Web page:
The Kärdla swimming beach
The Kärdla swimming beach is shallow and gently sloping, with a partially grassy beach but a sandy seabed. Where the water and land meet, there is a boulder – the protected Kärdla Erratic Boulder. Two lines, showing the dates 1893 and 1967, have been cut into the boulder. These lines indicate how high the water level rose in those years. In the southern part of the beach, there is a 4.3-hectare protected beach park. The local Swedes once had their chapel and cemetery there. A cast iron cross from 1848 in the middle of the park bears witness to the latter.
In the 19th century, after the broadcloth factory was founded, the area was redesigned. Baron Robert Eginhard von Ungern-Sternberg, who had been running the factory for long, had a free-form park created by the sea, as well as a combined pleasure ground and vegetable garden by his own house. The local people started calling the latter ‘the Baron’s Garden’. Altogether 34 tree and bush species, most of them local, have been counted in the park. Foreign species are represented by the larch, the eastern white pine, and several species of fir. Tall purple beeches grow on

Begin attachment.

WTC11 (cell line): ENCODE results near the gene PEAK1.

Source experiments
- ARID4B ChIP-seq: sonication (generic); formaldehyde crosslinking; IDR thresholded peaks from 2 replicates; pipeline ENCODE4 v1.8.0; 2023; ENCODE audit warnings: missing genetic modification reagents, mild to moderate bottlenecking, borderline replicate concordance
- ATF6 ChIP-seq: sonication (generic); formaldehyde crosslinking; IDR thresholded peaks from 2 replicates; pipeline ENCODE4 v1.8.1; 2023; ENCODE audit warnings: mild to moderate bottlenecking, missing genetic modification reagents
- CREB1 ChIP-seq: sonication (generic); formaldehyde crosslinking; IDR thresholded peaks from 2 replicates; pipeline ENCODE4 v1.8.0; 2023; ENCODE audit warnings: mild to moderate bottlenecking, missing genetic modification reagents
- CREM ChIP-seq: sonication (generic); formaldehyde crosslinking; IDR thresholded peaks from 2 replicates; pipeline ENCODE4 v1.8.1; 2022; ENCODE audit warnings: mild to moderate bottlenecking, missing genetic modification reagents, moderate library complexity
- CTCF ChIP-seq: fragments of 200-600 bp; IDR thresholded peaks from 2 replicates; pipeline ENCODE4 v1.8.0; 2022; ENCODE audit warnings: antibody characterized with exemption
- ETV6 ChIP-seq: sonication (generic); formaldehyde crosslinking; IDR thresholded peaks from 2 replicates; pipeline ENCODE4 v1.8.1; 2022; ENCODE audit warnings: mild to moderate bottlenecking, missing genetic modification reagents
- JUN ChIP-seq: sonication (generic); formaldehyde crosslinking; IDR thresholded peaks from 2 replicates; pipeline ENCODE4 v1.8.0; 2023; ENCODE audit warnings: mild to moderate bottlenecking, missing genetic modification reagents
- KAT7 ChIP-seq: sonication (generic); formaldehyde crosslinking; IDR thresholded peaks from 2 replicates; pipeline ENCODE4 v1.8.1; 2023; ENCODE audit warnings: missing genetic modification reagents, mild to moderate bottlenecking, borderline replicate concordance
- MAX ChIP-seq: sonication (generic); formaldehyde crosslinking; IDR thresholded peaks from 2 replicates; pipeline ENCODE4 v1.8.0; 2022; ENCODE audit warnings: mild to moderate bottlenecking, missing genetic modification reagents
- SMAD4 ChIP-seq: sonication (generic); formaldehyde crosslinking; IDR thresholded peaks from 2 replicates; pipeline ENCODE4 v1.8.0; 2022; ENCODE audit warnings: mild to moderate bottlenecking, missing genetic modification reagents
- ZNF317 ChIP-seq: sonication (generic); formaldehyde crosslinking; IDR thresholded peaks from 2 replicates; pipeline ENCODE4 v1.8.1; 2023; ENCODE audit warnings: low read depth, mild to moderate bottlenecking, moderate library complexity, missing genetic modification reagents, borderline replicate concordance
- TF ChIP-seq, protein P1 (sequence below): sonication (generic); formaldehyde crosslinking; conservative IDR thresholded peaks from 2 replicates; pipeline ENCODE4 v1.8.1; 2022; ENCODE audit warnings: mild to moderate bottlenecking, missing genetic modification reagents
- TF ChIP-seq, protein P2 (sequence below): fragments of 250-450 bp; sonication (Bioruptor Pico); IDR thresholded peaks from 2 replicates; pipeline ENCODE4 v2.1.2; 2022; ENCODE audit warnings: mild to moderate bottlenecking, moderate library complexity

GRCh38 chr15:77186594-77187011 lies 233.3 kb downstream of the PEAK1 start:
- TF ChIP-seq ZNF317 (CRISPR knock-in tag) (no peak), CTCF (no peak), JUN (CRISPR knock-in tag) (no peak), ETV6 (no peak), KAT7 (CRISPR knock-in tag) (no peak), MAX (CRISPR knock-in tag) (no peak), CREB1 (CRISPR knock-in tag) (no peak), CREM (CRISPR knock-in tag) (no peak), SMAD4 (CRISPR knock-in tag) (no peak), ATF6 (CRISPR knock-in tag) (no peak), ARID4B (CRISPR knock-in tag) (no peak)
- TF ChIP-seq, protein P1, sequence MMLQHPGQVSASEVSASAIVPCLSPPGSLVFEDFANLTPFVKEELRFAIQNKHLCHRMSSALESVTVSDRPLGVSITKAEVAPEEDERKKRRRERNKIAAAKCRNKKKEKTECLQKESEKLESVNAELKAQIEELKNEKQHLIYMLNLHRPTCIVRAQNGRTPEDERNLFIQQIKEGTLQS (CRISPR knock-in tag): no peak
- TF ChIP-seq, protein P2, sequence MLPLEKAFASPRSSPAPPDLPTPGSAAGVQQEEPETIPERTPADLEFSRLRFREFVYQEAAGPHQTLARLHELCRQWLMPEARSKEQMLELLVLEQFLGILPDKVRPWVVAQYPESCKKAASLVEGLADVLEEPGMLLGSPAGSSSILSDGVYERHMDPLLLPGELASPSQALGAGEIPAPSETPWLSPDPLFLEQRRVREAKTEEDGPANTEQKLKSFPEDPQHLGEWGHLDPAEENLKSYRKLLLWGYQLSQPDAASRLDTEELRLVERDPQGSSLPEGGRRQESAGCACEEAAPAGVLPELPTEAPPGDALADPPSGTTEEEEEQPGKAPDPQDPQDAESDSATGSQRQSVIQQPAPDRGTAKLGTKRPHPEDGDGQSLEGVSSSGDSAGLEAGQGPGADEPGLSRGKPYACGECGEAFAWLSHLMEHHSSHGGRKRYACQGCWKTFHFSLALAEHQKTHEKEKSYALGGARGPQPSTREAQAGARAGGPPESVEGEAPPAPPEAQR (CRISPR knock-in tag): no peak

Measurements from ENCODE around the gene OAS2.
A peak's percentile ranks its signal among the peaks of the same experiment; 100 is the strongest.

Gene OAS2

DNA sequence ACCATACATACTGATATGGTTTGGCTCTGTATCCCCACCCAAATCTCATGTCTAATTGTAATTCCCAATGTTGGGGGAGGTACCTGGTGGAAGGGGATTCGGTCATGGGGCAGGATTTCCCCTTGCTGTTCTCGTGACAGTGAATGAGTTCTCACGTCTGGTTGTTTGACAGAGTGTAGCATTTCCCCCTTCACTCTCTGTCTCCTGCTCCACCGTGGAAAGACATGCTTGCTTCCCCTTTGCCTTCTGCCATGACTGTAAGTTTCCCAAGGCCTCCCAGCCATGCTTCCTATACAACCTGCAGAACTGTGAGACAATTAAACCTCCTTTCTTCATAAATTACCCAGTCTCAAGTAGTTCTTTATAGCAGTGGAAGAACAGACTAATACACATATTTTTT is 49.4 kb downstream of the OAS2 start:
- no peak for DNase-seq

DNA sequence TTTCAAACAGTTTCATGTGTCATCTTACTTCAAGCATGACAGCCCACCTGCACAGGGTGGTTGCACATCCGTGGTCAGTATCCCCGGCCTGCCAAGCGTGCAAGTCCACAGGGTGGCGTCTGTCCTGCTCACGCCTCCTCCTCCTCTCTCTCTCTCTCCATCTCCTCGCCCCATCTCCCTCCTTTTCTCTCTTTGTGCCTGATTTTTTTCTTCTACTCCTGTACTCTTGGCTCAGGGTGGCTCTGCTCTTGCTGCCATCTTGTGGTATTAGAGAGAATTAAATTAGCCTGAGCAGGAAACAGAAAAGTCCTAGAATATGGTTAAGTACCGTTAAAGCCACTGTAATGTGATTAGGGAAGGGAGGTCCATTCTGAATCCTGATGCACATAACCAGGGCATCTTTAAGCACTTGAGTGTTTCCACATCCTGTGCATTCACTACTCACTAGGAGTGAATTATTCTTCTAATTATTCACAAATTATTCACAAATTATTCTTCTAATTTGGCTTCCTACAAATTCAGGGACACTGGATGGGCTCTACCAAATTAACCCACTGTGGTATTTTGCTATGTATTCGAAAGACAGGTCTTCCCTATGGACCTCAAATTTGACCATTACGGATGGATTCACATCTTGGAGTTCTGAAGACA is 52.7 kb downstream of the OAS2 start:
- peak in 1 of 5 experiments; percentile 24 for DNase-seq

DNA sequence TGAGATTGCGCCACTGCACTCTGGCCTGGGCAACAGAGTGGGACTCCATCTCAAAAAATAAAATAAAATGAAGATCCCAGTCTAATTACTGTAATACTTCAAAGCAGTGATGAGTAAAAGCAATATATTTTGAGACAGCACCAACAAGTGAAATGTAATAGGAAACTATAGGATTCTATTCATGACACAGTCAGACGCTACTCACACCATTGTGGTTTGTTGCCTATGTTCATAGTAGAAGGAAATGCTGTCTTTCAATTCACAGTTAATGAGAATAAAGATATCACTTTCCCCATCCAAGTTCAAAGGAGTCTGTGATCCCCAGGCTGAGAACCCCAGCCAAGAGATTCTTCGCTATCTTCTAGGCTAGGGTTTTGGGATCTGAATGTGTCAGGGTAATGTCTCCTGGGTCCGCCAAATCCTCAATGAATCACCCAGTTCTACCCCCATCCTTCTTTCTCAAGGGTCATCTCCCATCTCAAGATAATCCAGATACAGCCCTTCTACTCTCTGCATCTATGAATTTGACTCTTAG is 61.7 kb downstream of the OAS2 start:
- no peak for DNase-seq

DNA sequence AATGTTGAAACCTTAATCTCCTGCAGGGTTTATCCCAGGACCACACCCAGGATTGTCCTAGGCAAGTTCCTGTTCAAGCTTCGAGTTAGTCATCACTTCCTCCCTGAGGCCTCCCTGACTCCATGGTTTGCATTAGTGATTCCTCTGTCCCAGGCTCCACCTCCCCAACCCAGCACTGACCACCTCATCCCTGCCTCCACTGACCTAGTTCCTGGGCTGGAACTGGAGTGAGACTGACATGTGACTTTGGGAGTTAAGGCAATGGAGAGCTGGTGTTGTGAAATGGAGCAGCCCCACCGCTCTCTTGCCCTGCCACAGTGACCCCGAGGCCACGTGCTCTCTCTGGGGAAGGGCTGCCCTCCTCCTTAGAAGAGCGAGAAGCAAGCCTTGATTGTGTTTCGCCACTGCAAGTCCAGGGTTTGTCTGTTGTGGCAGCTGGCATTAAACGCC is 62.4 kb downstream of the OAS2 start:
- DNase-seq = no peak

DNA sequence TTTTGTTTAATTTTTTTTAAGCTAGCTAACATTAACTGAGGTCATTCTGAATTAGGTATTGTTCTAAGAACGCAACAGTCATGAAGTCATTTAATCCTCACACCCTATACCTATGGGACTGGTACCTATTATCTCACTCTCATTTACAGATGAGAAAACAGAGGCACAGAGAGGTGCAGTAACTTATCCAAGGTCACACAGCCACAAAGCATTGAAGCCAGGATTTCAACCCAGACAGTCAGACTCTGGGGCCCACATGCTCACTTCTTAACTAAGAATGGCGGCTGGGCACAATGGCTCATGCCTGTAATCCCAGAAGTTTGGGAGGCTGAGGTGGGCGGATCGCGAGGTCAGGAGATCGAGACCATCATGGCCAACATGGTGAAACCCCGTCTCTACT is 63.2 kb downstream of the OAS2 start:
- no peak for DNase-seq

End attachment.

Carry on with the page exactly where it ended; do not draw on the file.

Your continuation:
the southwestern edge of the park.
You can swim on your own responsibility, as this is not a designated beach and therefore has no lifeguard services.
It is a waypoint on the journey
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